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A Strong Voice 

LGBT Chamber of Commerce advocates for biz and community

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Tucson's Lesbian, Gay, Bisexual, Transgender Chamber of Commerce is an advocacy group with economic muscle.

Starting in the early '90s as a private endeavor called the Community Business Association, it was a place for LGBT business people to gather and find mutual support through networking.

That mission has now expanded to include advocacy, education, and increased visibility for LGBT business issues within the larger community. In doing so, the organization initially changed its name to the Tucson GLBT Chamber of Commerce in 2005 and opened its doors to straight allies. It also became members of the Arizona Small Business Association and the National Gay and Lesbian Chamber of Commerce.

As times have changed and perceptions mellowed, Tucson has now been ranked by Thrillist.com as the Most LGBTQ-Friendly City in Arizona. "Although Phoenix and Tempe kicked ass, Tucson got the nod here as a laidback city-town, boasting small town vibes in a fairly large city," according to Tony Ray Baker of GayTucson.com. "Tucson was the first city in the U.S. to enact a domestic partner provision back in the 1970s. It was the home of the first church to openly welcome gay members. The Veterans Administration has its primary trans soldier wing here. And businesses throughout the community have rainbow stickers in their windows indicating shelter can be found from harassment and bullying. We get lumped in with the red state masses, but we're a town full of loving and beautiful people."

There are two dozen gay-friendly businesses listed on the chamber's web page, along with another two dozen LGBT groups, ranging from a rodeo association to gay kickball and the Reveille Men's Chorus to Wingspan.

Listed as Chamber values are economic empowerment; inclusion; community; equity and intersectional diversity—economic and social equity for all Southern Arizonans.

"We have between 150-175 members who run the gamut from Fortune 500 companies to local Mom and Pop business owners," says Liane Wong, realtor and chamber president. "We just rebranded this month from the Tucson GLBT chamber to the Tucson LGBT chamber. Initially gay men were predominant, but over time it's switched, so the "L" in the title gets top billing now, and rightfully so, as my all-volunteer board of directors is already 50 percent female."

The group expanded its horizons this year with the launch of the Tucson LGBT Chamber of Commerce Foundation, a 501(c)3 nonprofit dedicated to supporting the educational goals of LGBT people through scholarships, mentorships and programming.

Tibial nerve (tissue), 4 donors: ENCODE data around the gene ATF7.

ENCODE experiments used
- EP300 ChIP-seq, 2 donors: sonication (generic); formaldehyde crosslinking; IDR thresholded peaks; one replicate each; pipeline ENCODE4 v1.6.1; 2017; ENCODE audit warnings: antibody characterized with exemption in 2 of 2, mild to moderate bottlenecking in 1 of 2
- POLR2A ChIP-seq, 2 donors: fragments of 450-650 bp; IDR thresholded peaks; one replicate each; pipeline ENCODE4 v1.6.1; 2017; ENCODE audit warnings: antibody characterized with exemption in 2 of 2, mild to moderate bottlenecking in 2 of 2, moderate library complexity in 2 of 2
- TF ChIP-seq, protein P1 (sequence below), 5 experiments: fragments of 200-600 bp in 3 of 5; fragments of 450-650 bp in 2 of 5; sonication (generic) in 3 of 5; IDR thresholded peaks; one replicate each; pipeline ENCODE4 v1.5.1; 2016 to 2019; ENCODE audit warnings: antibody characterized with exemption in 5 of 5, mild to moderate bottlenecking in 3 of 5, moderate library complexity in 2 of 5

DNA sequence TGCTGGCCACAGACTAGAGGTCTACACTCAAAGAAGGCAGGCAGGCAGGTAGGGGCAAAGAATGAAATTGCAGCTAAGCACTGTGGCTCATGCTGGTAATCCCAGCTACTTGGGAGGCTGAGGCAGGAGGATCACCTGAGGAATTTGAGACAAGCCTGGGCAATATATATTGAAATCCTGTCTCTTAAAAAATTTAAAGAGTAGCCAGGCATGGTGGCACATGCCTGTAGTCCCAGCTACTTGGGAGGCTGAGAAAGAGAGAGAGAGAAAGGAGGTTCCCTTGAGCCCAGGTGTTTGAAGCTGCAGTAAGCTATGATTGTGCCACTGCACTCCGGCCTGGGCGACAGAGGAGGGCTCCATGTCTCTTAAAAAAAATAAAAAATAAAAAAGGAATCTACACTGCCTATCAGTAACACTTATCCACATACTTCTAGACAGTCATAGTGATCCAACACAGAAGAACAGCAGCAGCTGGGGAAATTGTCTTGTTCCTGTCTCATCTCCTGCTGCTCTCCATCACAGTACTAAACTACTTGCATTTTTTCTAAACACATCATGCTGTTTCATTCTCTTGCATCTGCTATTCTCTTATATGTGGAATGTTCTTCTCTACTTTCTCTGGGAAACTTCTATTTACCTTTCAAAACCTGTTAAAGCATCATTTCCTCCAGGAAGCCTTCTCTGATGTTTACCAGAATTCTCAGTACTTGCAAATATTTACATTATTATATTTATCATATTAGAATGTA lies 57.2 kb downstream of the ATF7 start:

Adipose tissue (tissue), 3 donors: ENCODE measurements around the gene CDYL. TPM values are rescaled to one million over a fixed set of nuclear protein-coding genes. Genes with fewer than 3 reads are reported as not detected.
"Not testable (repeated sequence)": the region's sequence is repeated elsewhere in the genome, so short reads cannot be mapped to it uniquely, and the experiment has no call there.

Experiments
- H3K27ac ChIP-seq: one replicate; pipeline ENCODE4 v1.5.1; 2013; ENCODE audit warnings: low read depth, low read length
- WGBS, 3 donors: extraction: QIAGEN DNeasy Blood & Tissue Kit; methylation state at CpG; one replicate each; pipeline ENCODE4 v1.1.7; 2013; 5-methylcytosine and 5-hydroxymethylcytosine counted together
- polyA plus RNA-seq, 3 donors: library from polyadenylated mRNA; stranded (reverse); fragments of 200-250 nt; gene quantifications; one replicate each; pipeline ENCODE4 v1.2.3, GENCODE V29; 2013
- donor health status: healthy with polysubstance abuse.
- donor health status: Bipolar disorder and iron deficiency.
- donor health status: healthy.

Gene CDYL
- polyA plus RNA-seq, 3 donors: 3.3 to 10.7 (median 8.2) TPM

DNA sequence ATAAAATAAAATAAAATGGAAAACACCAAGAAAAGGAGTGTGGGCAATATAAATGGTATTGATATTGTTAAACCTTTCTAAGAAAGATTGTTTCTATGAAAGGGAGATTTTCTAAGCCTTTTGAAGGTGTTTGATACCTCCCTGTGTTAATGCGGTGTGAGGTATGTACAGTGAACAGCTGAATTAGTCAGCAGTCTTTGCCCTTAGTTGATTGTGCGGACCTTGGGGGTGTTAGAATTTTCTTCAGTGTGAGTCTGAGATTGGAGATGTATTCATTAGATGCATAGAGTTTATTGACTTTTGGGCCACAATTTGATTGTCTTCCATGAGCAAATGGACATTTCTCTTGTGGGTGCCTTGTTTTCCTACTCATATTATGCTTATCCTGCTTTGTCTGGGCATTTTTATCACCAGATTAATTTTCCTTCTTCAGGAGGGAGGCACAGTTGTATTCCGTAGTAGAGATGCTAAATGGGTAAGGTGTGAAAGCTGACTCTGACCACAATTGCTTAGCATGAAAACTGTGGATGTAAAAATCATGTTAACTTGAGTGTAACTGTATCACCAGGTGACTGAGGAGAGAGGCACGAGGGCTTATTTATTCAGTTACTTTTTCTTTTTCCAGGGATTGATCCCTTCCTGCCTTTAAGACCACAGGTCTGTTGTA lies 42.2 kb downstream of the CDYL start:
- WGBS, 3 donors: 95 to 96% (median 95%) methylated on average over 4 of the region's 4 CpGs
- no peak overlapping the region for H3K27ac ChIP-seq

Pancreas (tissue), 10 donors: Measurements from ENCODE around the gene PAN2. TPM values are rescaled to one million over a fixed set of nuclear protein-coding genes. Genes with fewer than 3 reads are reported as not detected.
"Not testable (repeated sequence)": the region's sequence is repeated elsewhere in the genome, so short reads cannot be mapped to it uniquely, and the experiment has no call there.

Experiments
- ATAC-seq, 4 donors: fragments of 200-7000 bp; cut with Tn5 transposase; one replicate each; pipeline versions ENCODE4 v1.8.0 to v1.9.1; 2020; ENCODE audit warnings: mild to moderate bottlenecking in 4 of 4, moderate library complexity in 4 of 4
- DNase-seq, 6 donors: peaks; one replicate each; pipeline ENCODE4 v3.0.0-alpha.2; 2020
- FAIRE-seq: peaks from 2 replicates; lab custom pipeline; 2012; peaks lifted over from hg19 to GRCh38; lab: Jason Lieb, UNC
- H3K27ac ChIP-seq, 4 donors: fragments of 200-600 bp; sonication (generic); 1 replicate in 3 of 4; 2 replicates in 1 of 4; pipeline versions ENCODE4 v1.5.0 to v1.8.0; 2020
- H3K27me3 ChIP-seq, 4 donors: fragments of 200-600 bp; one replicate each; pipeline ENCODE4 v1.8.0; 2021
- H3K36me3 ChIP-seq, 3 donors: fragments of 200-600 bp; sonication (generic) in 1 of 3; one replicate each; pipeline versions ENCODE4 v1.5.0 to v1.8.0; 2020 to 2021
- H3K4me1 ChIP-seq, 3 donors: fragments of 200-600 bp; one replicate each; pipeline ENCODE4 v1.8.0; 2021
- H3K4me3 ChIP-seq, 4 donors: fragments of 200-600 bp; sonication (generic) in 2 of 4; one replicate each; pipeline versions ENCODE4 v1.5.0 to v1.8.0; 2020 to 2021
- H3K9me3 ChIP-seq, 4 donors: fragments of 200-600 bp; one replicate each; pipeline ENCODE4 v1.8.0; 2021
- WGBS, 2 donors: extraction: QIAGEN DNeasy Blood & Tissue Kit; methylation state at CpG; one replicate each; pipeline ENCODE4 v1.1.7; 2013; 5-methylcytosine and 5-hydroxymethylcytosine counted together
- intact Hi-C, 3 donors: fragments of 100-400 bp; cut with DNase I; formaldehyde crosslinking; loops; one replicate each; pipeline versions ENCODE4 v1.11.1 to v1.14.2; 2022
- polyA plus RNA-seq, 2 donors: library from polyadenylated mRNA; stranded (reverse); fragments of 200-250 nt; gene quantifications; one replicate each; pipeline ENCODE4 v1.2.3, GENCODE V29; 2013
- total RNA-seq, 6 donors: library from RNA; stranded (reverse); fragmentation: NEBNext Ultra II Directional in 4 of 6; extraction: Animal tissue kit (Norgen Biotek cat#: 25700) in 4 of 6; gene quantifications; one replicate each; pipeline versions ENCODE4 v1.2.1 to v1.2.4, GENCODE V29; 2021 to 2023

"The foundation will offer scholarships to UA LGBT students, financial stipends that come with a mentor from within our chamber," Wong says. "When we announced the formation of the foundation at our June Pride Breakfast, we reported $7,000 in scholarship funding.

Wong added that the chamber is also involved in training and education in sensitive topics.

"Two other parts of the foundation include collaboration with non-profit corporations and us going into companies and offering classes on things like the pronouns involved, trans-awareness, micro-aggression," Wong says. "When people get educated, it causes a ripple effect across the city with a greater understanding and empathy of what the LGBT world goes through."

Recognizing the power created by unity, the Tucson entity became a member of NGLCC, the national business voice of the LGBT community advocating the expansion of economic opportunities in the gay business community. According to NGLCC, the voice for the nation's 1.4 million LGBT business owners, those business owners generate over $1.7 trillion in economic impact as part of the national economy.

The Tucson LGBT Chamber of Commerce will have its usual big-top tent, an umbrella for smaller gay businesses, during Pride recognition events.

"This year the Raytheon LGBT resource group called RayPride has purchased their own booth, kind of like a mother bird letting her baby bird fly on its own," Wong says. "It's exciting that Raytheon has a presence and is welcoming to the LGBT world."

Wong says the LGBT chamber has developed a strong reputation in Southern Arizona.

"As one of the first members of the Southern Arizona Chamber of Commerce Alliance, we're known in the regional business community as active participants," says Wong. "People know who we are, what we advocate for, and we're not going away."

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